Culture and Sports Minister Miri Regev is working on a proposal that would require all institutions that receive state funds, or whose facilities were built by the State of Israel, to fly the Israeli flag. This would include sports centers, soccer fields, cultural institutions and theaters, etc.
Sounds like a no-brainer, does it not? But this is to apply to Jewish and Arab municipalities, and there remains the lingering possibility that there might be push-back somewhere along the line. No, let me be honest: there is a good likelihood of objections being raised somewhere within the Arab community.
Which is why what Regev is doing is good news. This is an instance of Israel moving in the right direction.
“It is unfathomable that flying the flag in cultural institutions and in sports arenas that were built by the state be left to the discretion of one person or the other,” she said. “The institutions that Israel builds should wave the flag with pride.”
The Shin Bet (Israel’s national security agency or Shabak) has a new head: Nadav Argaman.
Having grown up on a kibbutz in the Beit She’an, Argaman joined the Sayeret Matkal special forces unit of the IDF and from there moved on to Shin Bet. Most of his career was spent in the most prestigious and highly secretive “Operations Division.” Notable for me is the fact the he was responsible for the assassination of “The Engineer,” Yahya Ayyash, chief bomb-maker for Hamas, and, within that capacity, head of the West Bank battalion of Hamas’s military wing, Izz ad-Din al-Qassam Brigades. A terrorist who very much needed eliminating.
And speaking of the Shin Bet…
It was announced last Thursday that the Shin Bet had, on April 16, apprehended a Izz ad-Din al-Qassam operative who had slipped into Israel from Gaza carrying knives. Mahmoud Atauna, 29, confessed readily enough that he was on a mission to kill whichever Israelis he encountered. But that was just the beginning of what he revealed to Israeli security – as he had been involved in tunnel activities;
He spoke about
“the physical features of tunnels in northern Gaza, about techniques used by Hamas in digging them, and about the use of private homes and institutions by Hamas, from which it digs the tunnels.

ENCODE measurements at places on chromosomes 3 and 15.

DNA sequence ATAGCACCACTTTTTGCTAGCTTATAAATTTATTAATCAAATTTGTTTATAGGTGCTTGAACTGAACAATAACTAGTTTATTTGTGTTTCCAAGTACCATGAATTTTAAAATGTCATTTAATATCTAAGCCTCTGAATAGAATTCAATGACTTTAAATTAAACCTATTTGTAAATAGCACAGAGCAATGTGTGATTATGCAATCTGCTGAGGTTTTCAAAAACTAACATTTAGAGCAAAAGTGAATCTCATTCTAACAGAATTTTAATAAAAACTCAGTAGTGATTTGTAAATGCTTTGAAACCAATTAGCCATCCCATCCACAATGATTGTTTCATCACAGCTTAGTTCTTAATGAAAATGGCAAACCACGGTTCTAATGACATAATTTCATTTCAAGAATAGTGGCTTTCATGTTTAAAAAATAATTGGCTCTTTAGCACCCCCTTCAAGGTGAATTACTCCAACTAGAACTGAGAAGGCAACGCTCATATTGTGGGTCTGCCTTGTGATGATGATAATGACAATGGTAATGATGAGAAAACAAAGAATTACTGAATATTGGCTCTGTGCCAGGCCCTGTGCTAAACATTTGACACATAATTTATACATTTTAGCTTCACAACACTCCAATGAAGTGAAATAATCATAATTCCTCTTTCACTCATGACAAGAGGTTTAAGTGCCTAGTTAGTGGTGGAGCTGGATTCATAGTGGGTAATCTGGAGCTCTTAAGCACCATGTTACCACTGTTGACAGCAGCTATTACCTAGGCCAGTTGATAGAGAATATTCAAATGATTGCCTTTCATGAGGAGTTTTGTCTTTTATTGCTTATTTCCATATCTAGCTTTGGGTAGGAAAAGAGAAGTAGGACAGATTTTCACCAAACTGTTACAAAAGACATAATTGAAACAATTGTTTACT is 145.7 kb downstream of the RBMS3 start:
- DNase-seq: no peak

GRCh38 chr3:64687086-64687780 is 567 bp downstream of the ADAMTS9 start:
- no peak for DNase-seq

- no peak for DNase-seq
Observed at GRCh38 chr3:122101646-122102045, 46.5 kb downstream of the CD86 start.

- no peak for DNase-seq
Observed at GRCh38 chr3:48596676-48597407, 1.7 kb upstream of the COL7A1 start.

“He also provided information on the means and materials Hamas uses. During questioning, Atauna pointed to many digging centers, and to tunnel shafts that are supposed to serve the Nuhba [Hamas’s elite unit] operatives for attacks during fighting with Israel.”
He provided names of others who worked with him, and information on hospitals and private homes used for the storage of weapons. His own home was
“a storage center for many weapons, including bombs, assault rifles, and suicide bomb vests, which he was supposed to distribute before a large-scale conflict with Israel broke out.”
It was also on Thursday that the IDF announced another Hamas tunnel had been discovered emerging from southern Gaza into Israeli territory. It is 28 meters deep and runs close to the tunnel that was discovered last month.
“The IDF considers above and below-ground terror activity a violation of the State of Israel’s sovereignty and a threat to its citizens and deems Hamas solely responsible,” a spokesperson said. “It is our job to locate and destroy them [tunnels in Israel’s territory].”
The IDF spokesperson further indicated that the tunnel was uncovered using a combination of intelligence, technology and engineering. What I would say, based on all I’ve read, is that it was the information gleaned from the Hamas operative that did the trick. Once he provided approximate parameters of the tunnel, hi-tech equipment enabled its exposure.
As a result of IDF attempts to unearth Hamas tunnels, the situation at the border grew hot last week. Mortar shells were fired at IDF soldiers who were at work near the border in at least 12 incidents between Tuesday and Friday. Friday night and early Saturday, two rockets were fired into Israel.